Journal Article

Limited mate availability decreases reproductive success of fragmented populations of <i>Linnaea borealis</i>, a rare, clonal self-incompatible plant

A. R. Scobie and C. C. Wilcock

in Annals of Botany

Published on behalf of The Annals of Botany Company

Volume 103, issue 6, pages 835-846
Published in print April 2009 | ISSN: 0305-7364
Published online January 2009 | e-ISSN: 1095-8290 | DOI:
Limited mate availability decreases reproductive success of fragmented populations of Linnaea borealis, a rare, clonal self-incompatible plant

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  • Ecology and Conservation
  • Evolutionary Biology
  • Plant Sciences and Forestry


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Background and Aims

Small populations of rare plant species are increasingly reported to have high levels of reproductive failure. The objective of this study was to understand the principal constraints on sexual reproduction in small fragmented populations of a rare clonal self-incompatible plant.


The pollinator spectrum, diversity of flower colour, natural pollination and fruit-set levels of L. borealis were examined in Scotland. Artificially crossed seed production was compared within and between different flower colour types and patches.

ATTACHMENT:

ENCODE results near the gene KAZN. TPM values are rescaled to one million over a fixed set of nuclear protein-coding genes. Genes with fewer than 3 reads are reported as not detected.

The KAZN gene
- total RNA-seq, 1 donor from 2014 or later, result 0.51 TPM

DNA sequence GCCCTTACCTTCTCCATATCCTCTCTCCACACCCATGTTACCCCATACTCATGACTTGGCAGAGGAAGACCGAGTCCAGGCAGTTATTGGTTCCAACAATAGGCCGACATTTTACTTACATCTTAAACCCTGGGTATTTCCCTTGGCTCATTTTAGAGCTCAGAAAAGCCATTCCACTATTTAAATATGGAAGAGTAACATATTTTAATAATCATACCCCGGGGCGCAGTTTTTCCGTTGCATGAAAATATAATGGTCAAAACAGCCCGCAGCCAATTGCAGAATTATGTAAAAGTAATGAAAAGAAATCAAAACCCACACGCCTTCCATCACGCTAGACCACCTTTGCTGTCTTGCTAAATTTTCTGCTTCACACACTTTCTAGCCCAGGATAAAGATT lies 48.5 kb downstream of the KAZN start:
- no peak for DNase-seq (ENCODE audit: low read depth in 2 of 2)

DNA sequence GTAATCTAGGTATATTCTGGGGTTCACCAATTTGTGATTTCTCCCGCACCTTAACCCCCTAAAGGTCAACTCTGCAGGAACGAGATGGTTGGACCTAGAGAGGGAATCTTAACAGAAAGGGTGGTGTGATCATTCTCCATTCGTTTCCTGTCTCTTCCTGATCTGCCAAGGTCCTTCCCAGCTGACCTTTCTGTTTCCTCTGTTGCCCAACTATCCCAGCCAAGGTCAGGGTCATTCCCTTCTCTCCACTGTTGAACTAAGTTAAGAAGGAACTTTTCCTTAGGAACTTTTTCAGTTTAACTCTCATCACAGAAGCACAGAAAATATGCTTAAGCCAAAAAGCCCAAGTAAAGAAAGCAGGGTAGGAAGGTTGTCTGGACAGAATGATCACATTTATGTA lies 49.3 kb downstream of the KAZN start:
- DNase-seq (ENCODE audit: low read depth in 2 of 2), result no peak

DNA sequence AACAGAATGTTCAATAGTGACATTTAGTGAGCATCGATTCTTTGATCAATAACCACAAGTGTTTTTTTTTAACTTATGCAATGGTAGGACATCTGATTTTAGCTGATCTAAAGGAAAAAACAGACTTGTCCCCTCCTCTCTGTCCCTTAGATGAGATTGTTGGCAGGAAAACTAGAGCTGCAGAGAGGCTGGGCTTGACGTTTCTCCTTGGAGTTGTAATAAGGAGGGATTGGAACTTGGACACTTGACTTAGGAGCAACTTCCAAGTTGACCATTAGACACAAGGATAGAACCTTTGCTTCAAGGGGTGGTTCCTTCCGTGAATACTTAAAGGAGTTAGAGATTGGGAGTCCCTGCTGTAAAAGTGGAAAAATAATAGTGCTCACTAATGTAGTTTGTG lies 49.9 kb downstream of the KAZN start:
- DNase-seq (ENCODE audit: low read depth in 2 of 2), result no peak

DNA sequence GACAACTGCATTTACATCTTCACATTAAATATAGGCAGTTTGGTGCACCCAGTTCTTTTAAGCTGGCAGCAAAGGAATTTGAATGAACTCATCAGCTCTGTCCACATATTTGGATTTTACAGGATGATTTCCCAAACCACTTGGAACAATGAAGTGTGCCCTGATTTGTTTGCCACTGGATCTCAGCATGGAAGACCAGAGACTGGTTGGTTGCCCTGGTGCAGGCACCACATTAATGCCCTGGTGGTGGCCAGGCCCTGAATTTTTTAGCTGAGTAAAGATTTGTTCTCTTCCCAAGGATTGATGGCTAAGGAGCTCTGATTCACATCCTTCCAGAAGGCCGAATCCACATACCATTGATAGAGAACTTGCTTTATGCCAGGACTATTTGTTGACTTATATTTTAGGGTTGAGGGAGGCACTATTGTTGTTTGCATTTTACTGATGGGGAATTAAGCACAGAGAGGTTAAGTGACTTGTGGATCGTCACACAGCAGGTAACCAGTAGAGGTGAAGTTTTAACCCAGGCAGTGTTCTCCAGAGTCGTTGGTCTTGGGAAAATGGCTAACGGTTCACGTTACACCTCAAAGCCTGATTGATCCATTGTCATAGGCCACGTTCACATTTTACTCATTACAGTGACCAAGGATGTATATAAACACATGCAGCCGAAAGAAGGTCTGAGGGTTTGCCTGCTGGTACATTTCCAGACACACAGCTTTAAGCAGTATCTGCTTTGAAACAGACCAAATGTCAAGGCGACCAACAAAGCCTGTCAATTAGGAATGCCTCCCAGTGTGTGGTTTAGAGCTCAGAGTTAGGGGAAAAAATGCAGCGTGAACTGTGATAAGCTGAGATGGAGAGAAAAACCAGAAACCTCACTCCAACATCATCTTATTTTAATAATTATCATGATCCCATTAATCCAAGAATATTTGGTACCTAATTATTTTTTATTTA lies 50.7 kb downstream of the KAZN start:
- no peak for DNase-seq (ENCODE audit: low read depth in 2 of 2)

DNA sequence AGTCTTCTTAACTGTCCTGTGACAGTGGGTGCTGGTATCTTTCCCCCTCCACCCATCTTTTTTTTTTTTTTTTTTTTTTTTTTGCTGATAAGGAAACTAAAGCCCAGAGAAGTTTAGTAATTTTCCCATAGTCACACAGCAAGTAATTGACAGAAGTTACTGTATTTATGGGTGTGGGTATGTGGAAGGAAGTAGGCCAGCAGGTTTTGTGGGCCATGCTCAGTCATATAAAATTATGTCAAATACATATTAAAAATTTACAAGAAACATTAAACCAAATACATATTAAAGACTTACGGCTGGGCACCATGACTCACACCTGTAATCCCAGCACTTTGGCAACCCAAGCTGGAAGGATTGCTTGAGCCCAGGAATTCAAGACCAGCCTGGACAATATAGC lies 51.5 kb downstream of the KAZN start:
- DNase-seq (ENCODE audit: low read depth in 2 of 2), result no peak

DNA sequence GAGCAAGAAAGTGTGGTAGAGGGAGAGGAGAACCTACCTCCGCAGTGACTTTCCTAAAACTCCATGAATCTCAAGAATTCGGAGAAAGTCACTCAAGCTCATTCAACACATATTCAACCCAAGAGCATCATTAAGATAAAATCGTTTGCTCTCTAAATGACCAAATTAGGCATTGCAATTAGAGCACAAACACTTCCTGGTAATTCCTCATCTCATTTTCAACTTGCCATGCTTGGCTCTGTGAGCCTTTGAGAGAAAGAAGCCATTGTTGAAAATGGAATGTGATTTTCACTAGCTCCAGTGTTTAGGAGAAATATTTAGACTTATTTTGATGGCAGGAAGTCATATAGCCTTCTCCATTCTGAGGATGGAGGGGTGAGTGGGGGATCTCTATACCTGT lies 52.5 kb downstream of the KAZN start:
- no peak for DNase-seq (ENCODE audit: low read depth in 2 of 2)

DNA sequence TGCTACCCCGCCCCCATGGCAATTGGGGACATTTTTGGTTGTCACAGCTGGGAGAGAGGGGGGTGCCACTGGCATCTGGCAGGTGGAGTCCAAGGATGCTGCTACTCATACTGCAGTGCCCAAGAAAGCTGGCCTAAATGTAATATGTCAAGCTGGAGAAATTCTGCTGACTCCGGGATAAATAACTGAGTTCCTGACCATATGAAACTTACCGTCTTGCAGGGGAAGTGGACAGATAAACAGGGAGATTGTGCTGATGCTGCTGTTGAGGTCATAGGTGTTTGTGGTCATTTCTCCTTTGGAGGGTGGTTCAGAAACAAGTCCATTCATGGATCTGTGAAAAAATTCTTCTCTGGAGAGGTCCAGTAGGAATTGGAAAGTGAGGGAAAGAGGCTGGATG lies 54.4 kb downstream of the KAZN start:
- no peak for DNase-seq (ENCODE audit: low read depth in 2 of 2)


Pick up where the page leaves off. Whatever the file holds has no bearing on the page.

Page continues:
Key Results

Linnaea borealis was pollinated by a diverse spectrum of insect species and the principal pollinators were muscid, syrphid and empid flies which mostly moved only small distances (<0·25 m) between flowers when foraging. Natural pollination levels were high, indicating high pollinator effectiveness, but fruit set was very low in most patches. Flower colour diversity was low in most patches and only those with a diversity of flower colour types had high fruiting success. Pollination experiments showed L. borealis to be highly self-incompatible and artificial crosses within and between patches and flower colour types confirmed that low fruit success was the result of a lack of compatible mates and limited pollen movement between them. Evidence of isolation from pollen exchange was apparent at as little as 6 m and severe at 30 m and beyond.


Limited mate availability and isolation from pollen exchange compromise the reproductive success of fragmented populations of L. borealis in Scotland. A diversity of compatible mates situated within close proximity (<6 m) is the key requirement to ensure high natural fruiting success. This study emphasizes that an understanding of the breeding system, pollinator spectrum and potential for interconnectivity via pollinator movement are fundamental to identify isolation distances and to establish when conservation intervention is necessary for rare species.

Keywords: Linnaea borealis; clonal; self-incompatible; reproductive failure; fragmented populations; isolation; pollination

Journal Article.  8093 words.  Illustrated.

Subjects: Ecology and Conservation ; Evolutionary Biology ; Plant Sciences and Forestry

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